The Federal Property and Administrative Services Act of 1949 is the United States federal law which established the General Services Administration (GSA). The act also provides for various Federal Standards to be published by the GSA. Among these is Federal Standard 1037C.
|Long title||An Act to simplify the procurement, utilization, and disposal of Government property, to reorganize certain agencies of the Government, and for other purposes.|
|Enacted by||the 81st United States Congress|
|Effective||July 1, 1949|
|Statutes at Large||63 Stat. 377|
|Titles amended||40 U.S.C.: Public Buildings, Properties, and Public Works|
|U.S.C. sections created||40 U.S.C. ch. 1 § 101 et seq.|
The Federal Property and Administrative Services Act of 1949 is divided into seven titles:
Title I designates the establishment of the agency known as the General Services Administration, and its leadership in a general context. It should also be known that this section outlines the abolishment and transfer of affairs to the GSA the duties of the Federal Works Agency and the Bureau of Federal Supply. Title I also outlines guidelines for establishment of the General Supply Fund and the Information Technology Fund. Additionally, it authorizes the establishment of a nationwide network of Federal Information Centers.
Title II outlines responsibility for procurements subject to the Office of Federal Procurement Policy Act. This includes assets and or services such as storage, property identification, and transportation as well as policy for utilization, disposal, transfer or disposition, regulation, standardization, and cataloging of those assets and services.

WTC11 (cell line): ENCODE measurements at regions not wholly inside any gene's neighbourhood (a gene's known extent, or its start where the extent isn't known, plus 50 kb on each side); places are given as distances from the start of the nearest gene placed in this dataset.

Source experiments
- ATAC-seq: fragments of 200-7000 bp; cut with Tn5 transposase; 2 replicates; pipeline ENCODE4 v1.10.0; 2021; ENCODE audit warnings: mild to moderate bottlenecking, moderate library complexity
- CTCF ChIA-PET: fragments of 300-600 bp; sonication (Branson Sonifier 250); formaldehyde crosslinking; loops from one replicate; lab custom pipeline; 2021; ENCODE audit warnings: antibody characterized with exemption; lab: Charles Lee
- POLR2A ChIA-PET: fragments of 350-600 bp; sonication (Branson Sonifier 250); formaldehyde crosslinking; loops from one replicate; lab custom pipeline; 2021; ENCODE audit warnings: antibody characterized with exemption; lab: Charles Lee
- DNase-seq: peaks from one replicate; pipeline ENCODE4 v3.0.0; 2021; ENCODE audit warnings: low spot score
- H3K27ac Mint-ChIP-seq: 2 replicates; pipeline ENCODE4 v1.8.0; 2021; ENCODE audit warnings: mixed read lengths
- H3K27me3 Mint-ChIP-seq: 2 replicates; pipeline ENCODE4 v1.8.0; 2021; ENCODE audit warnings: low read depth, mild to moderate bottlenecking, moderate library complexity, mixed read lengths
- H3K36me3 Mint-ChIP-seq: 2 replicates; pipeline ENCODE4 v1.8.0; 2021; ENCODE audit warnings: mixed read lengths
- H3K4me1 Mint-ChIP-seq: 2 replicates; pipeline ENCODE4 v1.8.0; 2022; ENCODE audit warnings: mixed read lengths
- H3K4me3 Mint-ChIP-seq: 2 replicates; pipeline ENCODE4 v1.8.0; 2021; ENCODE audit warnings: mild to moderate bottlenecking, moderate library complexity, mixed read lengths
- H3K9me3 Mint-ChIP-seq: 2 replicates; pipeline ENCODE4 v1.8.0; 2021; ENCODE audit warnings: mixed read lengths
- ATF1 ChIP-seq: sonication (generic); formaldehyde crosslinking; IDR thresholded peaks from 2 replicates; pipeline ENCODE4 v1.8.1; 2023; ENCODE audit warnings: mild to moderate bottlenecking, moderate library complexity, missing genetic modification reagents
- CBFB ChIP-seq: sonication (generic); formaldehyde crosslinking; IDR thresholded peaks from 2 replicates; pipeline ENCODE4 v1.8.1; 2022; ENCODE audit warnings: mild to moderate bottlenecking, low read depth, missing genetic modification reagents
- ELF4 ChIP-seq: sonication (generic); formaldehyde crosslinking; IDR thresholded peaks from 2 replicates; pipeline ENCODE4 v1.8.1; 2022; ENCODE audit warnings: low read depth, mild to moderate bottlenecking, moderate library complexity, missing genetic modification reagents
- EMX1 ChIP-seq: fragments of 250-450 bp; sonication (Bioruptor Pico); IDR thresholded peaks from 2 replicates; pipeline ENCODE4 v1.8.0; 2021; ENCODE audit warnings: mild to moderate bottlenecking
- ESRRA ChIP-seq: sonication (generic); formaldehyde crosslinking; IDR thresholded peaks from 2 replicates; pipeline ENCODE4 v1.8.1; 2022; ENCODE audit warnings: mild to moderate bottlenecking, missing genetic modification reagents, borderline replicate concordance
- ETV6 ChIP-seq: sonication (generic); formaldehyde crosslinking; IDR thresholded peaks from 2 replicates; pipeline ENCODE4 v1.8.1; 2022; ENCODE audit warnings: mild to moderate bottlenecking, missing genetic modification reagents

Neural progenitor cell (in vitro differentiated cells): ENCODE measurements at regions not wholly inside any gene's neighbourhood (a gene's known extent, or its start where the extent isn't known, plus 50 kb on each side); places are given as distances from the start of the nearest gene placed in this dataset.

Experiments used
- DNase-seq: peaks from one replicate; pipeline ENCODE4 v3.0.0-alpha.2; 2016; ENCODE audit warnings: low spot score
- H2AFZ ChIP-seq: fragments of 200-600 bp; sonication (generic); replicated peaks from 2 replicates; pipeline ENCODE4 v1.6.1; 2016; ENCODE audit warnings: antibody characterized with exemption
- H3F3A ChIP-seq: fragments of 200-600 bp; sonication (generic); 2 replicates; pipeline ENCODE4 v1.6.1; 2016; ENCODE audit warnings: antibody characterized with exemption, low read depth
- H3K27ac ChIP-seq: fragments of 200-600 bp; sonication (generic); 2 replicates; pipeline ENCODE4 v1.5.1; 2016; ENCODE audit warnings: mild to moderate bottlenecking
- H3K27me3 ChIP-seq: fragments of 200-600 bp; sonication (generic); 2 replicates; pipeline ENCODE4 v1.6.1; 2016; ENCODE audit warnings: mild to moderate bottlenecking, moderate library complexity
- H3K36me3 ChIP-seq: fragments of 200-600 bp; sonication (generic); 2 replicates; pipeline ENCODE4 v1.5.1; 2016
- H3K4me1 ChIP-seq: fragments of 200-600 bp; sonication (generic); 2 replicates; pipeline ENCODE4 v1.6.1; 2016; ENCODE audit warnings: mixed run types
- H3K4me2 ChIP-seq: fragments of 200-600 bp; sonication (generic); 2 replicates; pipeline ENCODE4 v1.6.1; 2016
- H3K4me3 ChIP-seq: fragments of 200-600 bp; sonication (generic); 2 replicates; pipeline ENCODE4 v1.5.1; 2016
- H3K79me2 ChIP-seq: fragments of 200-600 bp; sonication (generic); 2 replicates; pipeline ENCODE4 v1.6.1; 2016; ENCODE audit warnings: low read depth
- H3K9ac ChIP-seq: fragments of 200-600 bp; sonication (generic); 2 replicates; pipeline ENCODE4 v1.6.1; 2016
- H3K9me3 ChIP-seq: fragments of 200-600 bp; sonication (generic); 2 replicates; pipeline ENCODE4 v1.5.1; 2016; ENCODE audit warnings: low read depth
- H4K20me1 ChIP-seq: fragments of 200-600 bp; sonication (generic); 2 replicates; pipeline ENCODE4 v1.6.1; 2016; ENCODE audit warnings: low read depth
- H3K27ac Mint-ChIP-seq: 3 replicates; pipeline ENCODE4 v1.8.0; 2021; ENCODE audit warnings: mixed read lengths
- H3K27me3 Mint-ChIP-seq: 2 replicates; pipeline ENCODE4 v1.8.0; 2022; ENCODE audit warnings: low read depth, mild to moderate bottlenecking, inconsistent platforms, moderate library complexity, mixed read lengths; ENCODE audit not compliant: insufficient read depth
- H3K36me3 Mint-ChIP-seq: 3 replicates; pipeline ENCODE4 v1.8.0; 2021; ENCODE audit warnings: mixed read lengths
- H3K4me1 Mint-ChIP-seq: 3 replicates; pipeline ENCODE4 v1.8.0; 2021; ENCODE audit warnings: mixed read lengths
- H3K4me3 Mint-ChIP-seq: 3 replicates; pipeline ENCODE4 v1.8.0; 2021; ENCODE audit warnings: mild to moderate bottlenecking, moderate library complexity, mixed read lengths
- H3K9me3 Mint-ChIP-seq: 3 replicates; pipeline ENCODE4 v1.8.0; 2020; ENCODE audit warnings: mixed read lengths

Also listed are applicability of antitrust regulation, employment of personnel, penalties for nonconformity, operation of buildings and activities, and a requirement to report to congress.
Title III outlines policies for the application of federal procurement and methods for acquisition procedures, electronic commerce capability, competition, solicitation of services, evaluation, and validation of proprietary data.
Additionally, regulation of interaction between contracting agencies and the GSA is detailed here.
Title V of this act superseded and repealed the Federal Records Act of 1950.
Title VI outlines policy for application of existing procedures and repeals many acts as listed in the text.
Also noted are regulations for separation and guidelines against sexual discrimination in the GSA.
Repealed Public Law 91-466, 84 Stat. 990 as of January 1, 1971.
Title VIII establishes guidelines for the use and disposal of urban lands including acquisition, and change of use. Also of note is the Waiver During National Emergency (Sect 805 [40 U.S.C. 534]) which allows the temporary suspension of these guidelines during a period of national emergency as declared by the President of the United States of America.
Title IX covers policy and guidelines for the selection and acquisition of engineering and architectural services.
This article incorporates public domain material from websites or documents of the U.S. Senate Committee on Environment and Public Works.